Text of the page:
"Saville and his coauthors combined theory at the surfactant and micellar scales with a series of careful experiments to resolve the dilemma," said William Russel, the Arthur W. Marks ’19 professor of chemical engineering and dean of the graduate school at Princeton. "Long-range van der Waals forces, which are orientation-dependent, exert a torque on the entire micelle that is strong enough to overcome the randomizing tendency of Brownian motion."

Metaphorical translation: "When micelles appear on the graphite stage, they begin dancing to the music of a van der Waals orchestra," Saville said. The van der Waals interactions – weak links between the electron clouds of the micelles and the graphite below– make the micelles orient in specific directions. Basic work by research associates Je-Luen Li and Jaehun Chun provided a description of the angular variation of the van der Waals interaction and this enabled the group to close the loop.

The scientists said their work opens new horizons to explore. They still have not figured out, for example, how micelles interact with one another on the surface to form large patterned arrays. Or how the micelles disintegrate and reform in the same patterns.

"You need a critical number of dancers for this to happen but we have no idea how many," Aksay said. Moreover, he noted, the researchers can now move on to other interesting questions now that they know that the micelles are dynamic and understand the time frame in which they move. "This opens up the prospect for even more rigorous thinking."

Teresa Riordan | EurekAlert!
Further information:
http://www.princeton.edu

More articles from Physics and Astronomy:

nachricht Astronomers release most complete ultraviolet-light survey of nearby galaxies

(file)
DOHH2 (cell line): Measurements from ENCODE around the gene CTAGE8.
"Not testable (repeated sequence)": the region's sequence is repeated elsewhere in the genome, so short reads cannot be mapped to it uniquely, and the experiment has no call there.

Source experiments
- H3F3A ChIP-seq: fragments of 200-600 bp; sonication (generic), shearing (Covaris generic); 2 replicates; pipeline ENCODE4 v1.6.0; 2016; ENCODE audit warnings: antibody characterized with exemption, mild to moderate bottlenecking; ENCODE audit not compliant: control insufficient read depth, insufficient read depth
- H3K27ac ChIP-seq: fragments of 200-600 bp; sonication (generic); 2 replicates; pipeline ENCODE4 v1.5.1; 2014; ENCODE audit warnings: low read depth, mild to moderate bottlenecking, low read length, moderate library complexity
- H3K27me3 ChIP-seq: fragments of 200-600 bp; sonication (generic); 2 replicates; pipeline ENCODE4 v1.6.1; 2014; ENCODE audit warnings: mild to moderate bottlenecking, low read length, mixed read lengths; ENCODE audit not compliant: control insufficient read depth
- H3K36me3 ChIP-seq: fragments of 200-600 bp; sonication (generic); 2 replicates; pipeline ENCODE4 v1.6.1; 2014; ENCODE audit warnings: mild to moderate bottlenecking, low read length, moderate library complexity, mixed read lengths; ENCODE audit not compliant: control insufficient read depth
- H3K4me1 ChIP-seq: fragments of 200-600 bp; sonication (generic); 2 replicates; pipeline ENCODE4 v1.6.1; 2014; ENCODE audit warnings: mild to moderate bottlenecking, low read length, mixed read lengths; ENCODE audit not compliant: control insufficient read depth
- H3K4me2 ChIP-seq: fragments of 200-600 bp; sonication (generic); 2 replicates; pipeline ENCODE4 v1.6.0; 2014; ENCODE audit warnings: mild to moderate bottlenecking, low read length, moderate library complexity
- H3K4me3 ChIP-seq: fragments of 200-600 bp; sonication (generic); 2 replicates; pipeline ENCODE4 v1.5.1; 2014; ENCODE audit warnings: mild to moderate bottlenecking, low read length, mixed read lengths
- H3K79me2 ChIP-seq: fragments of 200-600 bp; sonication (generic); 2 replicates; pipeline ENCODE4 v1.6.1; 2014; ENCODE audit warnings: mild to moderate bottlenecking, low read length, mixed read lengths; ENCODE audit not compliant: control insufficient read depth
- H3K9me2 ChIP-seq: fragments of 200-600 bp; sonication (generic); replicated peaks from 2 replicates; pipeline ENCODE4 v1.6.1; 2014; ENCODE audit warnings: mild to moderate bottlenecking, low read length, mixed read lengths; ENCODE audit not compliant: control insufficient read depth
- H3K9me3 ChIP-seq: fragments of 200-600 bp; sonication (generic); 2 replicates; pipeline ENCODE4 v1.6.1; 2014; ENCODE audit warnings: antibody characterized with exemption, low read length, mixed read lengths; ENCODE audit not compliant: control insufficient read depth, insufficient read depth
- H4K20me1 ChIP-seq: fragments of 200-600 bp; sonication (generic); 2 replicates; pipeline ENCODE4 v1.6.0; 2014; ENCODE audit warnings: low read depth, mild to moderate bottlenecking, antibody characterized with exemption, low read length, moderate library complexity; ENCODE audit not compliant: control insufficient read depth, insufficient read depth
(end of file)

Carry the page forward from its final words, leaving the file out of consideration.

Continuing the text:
18.05.2018 | NASA/Goddard Space Flight Center

nachricht A quantum entanglement between two physically separated ultra-cold atomic clouds
17.05.2018 | University of the Basque Country

All articles from Physics and Astronomy >>>

The most recent press releases about innovation >>>

Die letzten 5 Focus-News des innovations-reports im Überblick:

Im Focus: Explanation for puzzling quantum oscillations has been found

So-called quantum many-body scars allow quantum systems to stay out of equilibrium much longer, explaining experiment | Study published in Nature Physics

Recently, researchers from Harvard and MIT succeeded in trapping a record 53 atoms and individually controlling their quantum state, realizing what is called a...

Im Focus: Dozens of binaries from Milky Way's globular clusters could be detectable by LISA

Next-generation gravitational wave detector in space will complement LIGO on Earth

The historic first detection of gravitational waves from colliding black holes far outside our galaxy opened a new window to understanding the universe. A...